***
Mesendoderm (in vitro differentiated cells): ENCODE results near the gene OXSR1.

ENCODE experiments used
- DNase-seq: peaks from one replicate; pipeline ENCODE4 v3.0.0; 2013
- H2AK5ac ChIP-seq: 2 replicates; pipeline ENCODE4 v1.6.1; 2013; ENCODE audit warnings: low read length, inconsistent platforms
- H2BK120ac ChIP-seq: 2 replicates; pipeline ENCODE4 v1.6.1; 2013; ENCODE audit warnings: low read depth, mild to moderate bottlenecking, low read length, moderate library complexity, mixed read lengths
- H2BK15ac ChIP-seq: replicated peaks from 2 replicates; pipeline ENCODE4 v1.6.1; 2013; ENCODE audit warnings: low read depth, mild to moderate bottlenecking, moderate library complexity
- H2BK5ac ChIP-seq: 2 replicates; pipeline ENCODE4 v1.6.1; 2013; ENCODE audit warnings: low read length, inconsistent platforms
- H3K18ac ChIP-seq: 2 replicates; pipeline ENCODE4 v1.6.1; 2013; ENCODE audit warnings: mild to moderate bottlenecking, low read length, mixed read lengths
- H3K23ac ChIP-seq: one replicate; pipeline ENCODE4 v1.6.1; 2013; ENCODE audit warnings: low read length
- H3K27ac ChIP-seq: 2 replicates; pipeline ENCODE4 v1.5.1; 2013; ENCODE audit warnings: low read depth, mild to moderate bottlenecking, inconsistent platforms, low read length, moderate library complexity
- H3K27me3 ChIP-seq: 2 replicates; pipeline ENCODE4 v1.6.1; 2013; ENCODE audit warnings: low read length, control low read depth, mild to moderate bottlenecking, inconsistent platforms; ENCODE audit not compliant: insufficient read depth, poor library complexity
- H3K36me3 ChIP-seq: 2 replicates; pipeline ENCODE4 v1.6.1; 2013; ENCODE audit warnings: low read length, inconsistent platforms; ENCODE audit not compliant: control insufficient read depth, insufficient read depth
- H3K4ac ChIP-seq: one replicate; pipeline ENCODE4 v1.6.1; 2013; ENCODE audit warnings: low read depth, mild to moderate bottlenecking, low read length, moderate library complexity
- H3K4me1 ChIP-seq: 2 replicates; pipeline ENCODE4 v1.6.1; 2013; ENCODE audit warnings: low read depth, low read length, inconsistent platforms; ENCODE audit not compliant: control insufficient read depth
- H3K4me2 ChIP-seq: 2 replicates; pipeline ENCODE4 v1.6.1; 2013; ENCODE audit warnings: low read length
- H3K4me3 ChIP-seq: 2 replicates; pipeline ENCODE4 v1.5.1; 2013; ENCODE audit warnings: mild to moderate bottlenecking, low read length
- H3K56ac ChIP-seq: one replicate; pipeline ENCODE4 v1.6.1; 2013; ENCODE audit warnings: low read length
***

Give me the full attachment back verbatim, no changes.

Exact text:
Mesendoderm (in vitro differentiated cells): ENCODE results near the gene OXSR1.

ENCODE experiments used
- DNase-seq: peaks from one replicate; pipeline ENCODE4 v3.0.0; 2013
- H2AK5ac ChIP-seq: 2 replicates; pipeline ENCODE4 v1.6.1; 2013; ENCODE audit warnings: low read length, inconsistent platforms
- H2BK120ac ChIP-seq: 2 replicates; pipeline ENCODE4 v1.6.1; 2013; ENCODE audit warnings: low read depth, mild to moderate bottlenecking, low read length, moderate library complexity, mixed read lengths
- H2BK15ac ChIP-seq: replicated peaks from 2 replicates; pipeline ENCODE4 v1.6.1; 2013; ENCODE audit warnings: low read depth, mild to moderate bottlenecking, moderate library complexity
- H2BK5ac ChIP-seq: 2 replicates; pipeline ENCODE4 v1.6.1; 2013; ENCODE audit warnings: low read length, inconsistent platforms
- H3K18ac ChIP-seq: 2 replicates; pipeline ENCODE4 v1.6.1; 2013; ENCODE audit warnings: mild to moderate bottlenecking, low read length, mixed read lengths
- H3K23ac ChIP-seq: one replicate; pipeline ENCODE4 v1.6.1; 2013; ENCODE audit warnings: low read length
- H3K27ac ChIP-seq: 2 replicates; pipeline ENCODE4 v1.5.1; 2013; ENCODE audit warnings: low read depth, mild to moderate bottlenecking, inconsistent platforms, low read length, moderate library complexity
- H3K27me3 ChIP-seq: 2 replicates; pipeline ENCODE4 v1.6.1; 2013; ENCODE audit warnings: low read length, control low read depth, mild to moderate bottlenecking, inconsistent platforms; ENCODE audit not compliant: insufficient read depth, poor library complexity
- H3K36me3 ChIP-seq: 2 replicates; pipeline ENCODE4 v1.6.1; 2013; ENCODE audit warnings: low read length, inconsistent platforms; ENCODE audit not compliant: control insufficient read depth, insufficient read depth
- H3K4ac ChIP-seq: one replicate; pipeline ENCODE4 v1.6.1; 2013; ENCODE audit warnings: low read depth, mild to moderate bottlenecking, low read length, moderate library complexity
- H3K4me1 ChIP-seq: 2 replicates; pipeline ENCODE4 v1.6.1; 2013; ENCODE audit warnings: low read depth, low read length, inconsistent platforms; ENCODE audit not compliant: control insufficient read depth
- H3K4me2 ChIP-seq: 2 replicates; pipeline ENCODE4 v1.6.1; 2013; ENCODE audit warnings: low read length
- H3K4me3 ChIP-seq: 2 replicates; pipeline ENCODE4 v1.5.1; 2013; ENCODE audit warnings: mild to moderate bottlenecking, low read length
- H3K56ac ChIP-seq: one replicate; pipeline ENCODE4 v1.6.1; 2013; ENCODE audit warnings: low read length